This post details what a Command Injection vulnerabilitiy is, why you need to fix them, and how to fix them!
What is a Command Injection Vulnerability?
Command Injection is one of the worst types of security vulnerabilities that you can have within your system. It’s one part of a larger umbrella of vulnerabilities known as Injection vulnerabilities. Injection vulnerabilities have taken the #1 spot on the OWASP Top 10 in both 2010 and 2013.
*Using my best John Oliver voice*: Not something to be proud of Injection!
Command Injection looks like this:
That’s all that is required for an attacker to gain full access to your system. In such a case all of your data could be stolen, modified, or deleted. Not code that you want to be responsible for writing!
So how does an attacker leverage this code? Since the user is able to provide
could do this:
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This gives the attacker full access to the details of your database. At this point, your company goes bankrupt, you lose your job, and you stub your toe on the way out of your office. It’s a terrible day!
Let’s fix it.
How to Fix Command Injection Vulnerabilities in Rails/Ruby
There are multiple formats that a Command Injection vulnerability can come in based upon the system call that you’re making. Here’s some examples:
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There are tons of commands that you could be using and thankfully they all follow the same pattern for properly protecting them from Command Injection.
To safely protect from Command Injection, call your command by breaking each piece into a seperate string. Here’s an example:
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That’s it. Really simple! Now there are a few special cases that you’re going to run into, so let’s look at those.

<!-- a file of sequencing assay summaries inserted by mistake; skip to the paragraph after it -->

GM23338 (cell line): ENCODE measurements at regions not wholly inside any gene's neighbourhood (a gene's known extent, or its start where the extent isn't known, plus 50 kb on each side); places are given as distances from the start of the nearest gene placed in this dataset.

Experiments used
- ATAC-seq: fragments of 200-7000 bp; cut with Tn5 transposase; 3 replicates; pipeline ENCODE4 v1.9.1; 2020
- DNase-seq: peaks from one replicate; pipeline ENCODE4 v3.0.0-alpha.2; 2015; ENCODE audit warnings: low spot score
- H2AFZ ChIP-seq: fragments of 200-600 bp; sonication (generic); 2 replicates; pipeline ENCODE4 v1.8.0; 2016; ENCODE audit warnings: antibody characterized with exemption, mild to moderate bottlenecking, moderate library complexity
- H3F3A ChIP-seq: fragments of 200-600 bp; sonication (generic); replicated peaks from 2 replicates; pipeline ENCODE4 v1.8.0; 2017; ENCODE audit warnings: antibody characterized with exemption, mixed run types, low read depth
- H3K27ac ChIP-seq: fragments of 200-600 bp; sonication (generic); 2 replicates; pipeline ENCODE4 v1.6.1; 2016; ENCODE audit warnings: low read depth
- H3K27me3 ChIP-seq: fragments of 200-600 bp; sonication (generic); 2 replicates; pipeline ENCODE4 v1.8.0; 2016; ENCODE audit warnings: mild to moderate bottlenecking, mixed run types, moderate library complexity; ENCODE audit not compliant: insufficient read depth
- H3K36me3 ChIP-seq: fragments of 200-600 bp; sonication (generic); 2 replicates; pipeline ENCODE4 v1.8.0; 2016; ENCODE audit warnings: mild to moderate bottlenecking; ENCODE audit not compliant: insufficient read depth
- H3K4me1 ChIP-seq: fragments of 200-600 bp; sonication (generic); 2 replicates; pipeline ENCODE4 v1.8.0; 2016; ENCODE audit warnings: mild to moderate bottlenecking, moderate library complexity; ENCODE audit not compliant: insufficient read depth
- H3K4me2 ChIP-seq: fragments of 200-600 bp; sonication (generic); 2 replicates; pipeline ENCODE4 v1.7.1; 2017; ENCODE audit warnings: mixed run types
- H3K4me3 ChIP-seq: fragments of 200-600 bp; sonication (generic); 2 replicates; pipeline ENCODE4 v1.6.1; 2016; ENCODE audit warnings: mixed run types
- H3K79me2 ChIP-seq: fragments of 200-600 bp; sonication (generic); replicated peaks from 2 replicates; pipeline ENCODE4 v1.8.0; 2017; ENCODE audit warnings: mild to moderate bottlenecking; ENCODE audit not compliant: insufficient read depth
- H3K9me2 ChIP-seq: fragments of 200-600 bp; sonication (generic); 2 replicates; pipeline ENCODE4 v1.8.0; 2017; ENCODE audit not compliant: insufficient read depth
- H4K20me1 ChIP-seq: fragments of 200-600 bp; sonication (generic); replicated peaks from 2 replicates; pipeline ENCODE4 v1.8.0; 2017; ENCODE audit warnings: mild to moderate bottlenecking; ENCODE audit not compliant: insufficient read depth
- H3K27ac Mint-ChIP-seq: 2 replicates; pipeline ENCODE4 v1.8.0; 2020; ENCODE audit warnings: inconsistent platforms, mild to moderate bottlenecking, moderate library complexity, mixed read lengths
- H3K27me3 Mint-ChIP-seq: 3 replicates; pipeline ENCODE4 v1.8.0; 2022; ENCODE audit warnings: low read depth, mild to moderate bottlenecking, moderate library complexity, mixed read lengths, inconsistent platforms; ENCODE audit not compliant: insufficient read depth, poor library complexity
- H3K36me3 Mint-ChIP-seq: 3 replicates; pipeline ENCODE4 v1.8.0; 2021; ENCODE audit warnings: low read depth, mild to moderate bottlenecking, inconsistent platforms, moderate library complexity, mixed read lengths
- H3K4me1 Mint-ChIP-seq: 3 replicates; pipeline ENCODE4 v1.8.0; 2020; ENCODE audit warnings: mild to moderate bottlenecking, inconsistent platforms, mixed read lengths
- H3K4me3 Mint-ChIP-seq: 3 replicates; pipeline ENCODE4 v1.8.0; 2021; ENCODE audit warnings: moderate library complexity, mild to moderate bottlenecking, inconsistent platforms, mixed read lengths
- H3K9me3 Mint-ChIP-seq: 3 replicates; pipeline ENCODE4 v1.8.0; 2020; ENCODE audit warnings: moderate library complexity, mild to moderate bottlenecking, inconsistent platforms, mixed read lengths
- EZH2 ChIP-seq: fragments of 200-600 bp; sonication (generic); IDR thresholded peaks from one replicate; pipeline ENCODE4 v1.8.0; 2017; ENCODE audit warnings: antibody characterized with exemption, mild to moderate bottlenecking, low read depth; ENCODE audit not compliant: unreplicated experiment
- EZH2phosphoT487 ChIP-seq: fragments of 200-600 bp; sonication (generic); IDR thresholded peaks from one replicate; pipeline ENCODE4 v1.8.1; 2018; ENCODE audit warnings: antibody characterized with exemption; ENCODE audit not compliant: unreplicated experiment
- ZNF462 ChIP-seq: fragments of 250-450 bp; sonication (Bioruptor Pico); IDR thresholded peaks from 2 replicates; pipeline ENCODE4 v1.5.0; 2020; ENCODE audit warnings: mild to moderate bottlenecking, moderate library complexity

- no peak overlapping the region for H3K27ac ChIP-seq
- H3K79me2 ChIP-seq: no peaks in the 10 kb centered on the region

Backtick (`) method
The backtick method is handled in a different way when writing system commands. Namely you cannot provide
it multiple arguments. So instead when faced with command injection for backtick, you’ll need to use another
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Output redirection is another special cases. Let’s say you’ve got a command like this:
Simple enough you think, and you change the backtick method to
The problem is you’re going to run into an error like this:
ls 2>&1: No such file or directory
This is because the system command now thinks that
2>&1 is a part of the arguments to
ls and not
an output redirection.
To fix this, you’re going to have to use a command from the
library to properly handle output redirection. Because you’re using
2>&1 – which means redirecting
stdout – you’re going to use
And don’t forget to
require 'open3' otherwise you’ll get:
NameError: uninitialized constant Open3
One pattern that I’ve seen is logging before running a system command like so:
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I like to use the
operator to simplfy the above to:
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File Access Vulnerabilities
One big caveat with all of the above is that there is still potential for abuse. Let’s say you’ve got the following command:
The above is a type of File Access vulnerability and brakeman isn’t going to recognize it!
In this case you’d want to switch to a Ruby built in command like
File.read to grab the contents of the file, and make sure to sanitize the payload. Just remember to be
careful that you don’t create a new vulnerability when fixing an old one!